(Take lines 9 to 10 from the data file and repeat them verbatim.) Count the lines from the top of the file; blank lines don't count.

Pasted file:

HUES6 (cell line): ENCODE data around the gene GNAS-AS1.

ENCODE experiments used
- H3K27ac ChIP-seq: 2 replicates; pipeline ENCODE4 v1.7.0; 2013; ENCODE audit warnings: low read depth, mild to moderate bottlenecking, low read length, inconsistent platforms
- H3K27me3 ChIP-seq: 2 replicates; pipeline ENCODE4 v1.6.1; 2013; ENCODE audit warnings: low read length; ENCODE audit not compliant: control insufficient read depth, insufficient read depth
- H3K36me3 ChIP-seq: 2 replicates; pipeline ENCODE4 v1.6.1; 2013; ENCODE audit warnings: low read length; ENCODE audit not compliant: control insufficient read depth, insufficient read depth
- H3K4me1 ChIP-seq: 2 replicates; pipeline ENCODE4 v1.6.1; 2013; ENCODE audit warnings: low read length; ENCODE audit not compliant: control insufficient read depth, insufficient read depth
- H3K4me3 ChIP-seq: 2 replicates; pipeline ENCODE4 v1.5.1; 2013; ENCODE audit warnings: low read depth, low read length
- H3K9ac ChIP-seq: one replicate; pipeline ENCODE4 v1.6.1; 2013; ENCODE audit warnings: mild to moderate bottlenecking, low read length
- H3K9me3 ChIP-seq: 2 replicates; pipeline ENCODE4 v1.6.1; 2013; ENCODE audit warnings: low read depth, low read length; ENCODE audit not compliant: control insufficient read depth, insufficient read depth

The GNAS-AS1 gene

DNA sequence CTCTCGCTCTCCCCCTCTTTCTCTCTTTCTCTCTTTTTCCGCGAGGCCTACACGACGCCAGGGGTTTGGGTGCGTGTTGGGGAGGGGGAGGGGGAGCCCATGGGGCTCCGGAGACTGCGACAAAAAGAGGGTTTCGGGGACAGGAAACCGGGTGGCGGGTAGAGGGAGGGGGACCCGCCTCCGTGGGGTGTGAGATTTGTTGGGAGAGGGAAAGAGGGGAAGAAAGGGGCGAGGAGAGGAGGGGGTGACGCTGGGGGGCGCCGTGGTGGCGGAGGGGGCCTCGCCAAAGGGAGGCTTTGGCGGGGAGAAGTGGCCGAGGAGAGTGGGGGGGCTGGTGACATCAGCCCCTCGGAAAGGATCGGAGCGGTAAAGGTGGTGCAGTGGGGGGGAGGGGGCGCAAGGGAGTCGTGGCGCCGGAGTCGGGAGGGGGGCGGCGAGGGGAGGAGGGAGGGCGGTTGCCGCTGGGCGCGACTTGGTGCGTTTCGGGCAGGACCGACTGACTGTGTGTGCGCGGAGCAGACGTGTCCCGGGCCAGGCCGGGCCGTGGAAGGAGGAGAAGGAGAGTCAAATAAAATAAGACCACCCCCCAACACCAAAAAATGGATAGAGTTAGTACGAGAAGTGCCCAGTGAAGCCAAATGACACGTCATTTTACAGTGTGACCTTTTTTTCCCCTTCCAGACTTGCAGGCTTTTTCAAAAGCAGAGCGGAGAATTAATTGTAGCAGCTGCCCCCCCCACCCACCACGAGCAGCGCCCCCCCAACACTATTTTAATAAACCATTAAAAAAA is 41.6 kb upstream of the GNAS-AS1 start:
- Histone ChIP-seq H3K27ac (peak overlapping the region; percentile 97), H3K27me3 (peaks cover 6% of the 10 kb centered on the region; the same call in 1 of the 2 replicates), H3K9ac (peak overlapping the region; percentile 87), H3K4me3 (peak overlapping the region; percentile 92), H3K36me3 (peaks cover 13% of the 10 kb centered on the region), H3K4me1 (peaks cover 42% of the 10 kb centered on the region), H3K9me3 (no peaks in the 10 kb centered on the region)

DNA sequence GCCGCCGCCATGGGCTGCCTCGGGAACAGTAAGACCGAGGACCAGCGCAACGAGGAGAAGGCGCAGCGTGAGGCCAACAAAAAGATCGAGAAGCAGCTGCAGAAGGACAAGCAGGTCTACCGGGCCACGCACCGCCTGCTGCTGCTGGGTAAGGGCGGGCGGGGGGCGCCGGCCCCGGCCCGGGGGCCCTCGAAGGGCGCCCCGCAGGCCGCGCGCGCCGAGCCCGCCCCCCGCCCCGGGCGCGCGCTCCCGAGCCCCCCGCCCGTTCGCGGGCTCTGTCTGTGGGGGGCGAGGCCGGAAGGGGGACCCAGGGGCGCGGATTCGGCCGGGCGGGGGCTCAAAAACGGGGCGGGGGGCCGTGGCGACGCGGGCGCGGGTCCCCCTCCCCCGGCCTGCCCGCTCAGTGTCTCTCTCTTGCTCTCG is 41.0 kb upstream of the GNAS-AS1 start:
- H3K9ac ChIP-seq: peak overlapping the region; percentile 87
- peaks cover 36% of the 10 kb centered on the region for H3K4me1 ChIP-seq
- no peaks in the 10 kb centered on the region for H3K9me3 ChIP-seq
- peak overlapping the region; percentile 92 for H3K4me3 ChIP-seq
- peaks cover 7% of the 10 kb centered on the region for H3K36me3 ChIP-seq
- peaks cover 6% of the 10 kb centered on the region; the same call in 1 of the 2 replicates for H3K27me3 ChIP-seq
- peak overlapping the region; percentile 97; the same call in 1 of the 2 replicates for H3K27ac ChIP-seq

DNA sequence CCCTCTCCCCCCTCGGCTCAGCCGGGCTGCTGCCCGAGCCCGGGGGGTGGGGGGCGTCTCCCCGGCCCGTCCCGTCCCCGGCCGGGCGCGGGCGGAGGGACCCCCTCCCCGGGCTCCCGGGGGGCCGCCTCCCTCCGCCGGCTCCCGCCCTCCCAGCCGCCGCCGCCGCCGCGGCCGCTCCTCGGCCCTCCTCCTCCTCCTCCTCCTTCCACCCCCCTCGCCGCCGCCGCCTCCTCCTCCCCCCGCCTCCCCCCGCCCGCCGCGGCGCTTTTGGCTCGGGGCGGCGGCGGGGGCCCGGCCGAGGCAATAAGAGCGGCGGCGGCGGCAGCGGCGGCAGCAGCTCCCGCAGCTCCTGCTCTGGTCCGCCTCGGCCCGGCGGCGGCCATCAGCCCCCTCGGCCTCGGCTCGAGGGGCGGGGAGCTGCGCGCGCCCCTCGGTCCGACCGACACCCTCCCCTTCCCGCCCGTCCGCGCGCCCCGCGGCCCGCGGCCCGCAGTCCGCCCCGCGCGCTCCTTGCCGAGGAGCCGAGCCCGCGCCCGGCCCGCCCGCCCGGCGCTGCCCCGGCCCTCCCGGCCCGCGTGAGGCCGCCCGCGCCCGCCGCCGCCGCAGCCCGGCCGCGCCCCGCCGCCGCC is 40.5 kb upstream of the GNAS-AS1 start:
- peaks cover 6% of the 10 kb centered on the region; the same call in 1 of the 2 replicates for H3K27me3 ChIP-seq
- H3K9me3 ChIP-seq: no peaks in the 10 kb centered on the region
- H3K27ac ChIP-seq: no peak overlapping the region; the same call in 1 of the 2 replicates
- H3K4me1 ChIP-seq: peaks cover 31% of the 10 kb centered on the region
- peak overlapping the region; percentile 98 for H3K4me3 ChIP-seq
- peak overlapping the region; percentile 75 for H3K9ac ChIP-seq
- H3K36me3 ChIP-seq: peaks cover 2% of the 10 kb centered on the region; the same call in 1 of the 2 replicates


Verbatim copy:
- H3K9me3 ChIP-seq: 2 replicates; pipeline ENCODE4 v1.6.1; 2013; ENCODE audit warnings: low read depth, low read length; ENCODE audit not compliant: control insufficient read depth, insufficient read depth

The GNAS-AS1 gene